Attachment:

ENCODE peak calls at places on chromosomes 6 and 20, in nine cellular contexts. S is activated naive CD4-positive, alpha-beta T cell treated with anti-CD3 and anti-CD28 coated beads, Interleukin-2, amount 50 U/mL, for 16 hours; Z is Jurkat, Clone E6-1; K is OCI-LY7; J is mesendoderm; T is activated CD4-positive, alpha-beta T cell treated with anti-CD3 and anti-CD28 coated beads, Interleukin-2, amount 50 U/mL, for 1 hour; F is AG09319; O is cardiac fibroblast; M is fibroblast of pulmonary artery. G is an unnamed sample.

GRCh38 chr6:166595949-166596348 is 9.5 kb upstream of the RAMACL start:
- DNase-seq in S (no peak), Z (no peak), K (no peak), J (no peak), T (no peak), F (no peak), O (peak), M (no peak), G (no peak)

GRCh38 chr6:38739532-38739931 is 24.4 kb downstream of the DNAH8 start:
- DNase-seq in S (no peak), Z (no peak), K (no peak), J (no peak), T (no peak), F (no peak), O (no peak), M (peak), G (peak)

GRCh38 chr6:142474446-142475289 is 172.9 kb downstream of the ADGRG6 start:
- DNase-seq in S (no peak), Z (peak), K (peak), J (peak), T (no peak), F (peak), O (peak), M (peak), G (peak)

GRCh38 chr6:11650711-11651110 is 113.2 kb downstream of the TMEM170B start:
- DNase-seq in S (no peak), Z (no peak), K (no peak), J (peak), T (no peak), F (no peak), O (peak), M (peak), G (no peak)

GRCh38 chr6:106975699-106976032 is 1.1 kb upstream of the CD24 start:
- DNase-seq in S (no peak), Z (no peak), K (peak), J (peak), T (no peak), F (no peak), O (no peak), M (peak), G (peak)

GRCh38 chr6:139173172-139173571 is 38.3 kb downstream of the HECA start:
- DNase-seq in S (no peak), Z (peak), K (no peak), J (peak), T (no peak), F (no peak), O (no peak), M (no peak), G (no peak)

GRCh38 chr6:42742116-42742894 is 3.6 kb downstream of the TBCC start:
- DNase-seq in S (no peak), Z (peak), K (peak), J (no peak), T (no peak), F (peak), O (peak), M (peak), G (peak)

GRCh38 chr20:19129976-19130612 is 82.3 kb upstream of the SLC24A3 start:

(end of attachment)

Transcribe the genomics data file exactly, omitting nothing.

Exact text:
ENCODE peak calls at places on chromosomes 6 and 20, in nine cellular contexts. S is activated naive CD4-positive, alpha-beta T cell treated with anti-CD3 and anti-CD28 coated beads, Interleukin-2, amount 50 U/mL, for 16 hours; Z is Jurkat, Clone E6-1; K is OCI-LY7; J is mesendoderm; T is activated CD4-positive, alpha-beta T cell treated with anti-CD3 and anti-CD28 coated beads, Interleukin-2, amount 50 U/mL, for 1 hour; F is AG09319; O is cardiac fibroblast; M is fibroblast of pulmonary artery. G is an unnamed sample.

GRCh38 chr6:166595949-166596348 is 9.5 kb upstream of the RAMACL start:
- DNase-seq in S (no peak), Z (no peak), K (no peak), J (no peak), T (no peak), F (no peak), O (peak), M (no peak), G (no peak)

GRCh38 chr6:38739532-38739931 is 24.4 kb downstream of the DNAH8 start:
- DNase-seq in S (no peak), Z (no peak), K (no peak), J (no peak), T (no peak), F (no peak), O (no peak), M (peak), G (peak)

GRCh38 chr6:142474446-142475289 is 172.9 kb downstream of the ADGRG6 start:
- DNase-seq in S (no peak), Z (peak), K (peak), J (peak), T (no peak), F (peak), O (peak), M (peak), G (peak)

GRCh38 chr6:11650711-11651110 is 113.2 kb downstream of the TMEM170B start:
- DNase-seq in S (no peak), Z (no peak), K (no peak), J (peak), T (no peak), F (no peak), O (peak), M (peak), G (no peak)

GRCh38 chr6:106975699-106976032 is 1.1 kb upstream of the CD24 start:
- DNase-seq in S (no peak), Z (no peak), K (peak), J (peak), T (no peak), F (no peak), O (no peak), M (peak), G (peak)

GRCh38 chr6:139173172-139173571 is 38.3 kb downstream of the HECA start:
- DNase-seq in S (no peak), Z (peak), K (no peak), J (peak), T (no peak), F (no peak), O (no peak), M (no peak), G (no peak)

GRCh38 chr6:42742116-42742894 is 3.6 kb downstream of the TBCC start:
- DNase-seq in S (no peak), Z (peak), K (peak), J (no peak), T (no peak), F (peak), O (peak), M (peak), G (peak)

GRCh38 chr20:19129976-19130612 is 82.3 kb upstream of the SLC24A3 start: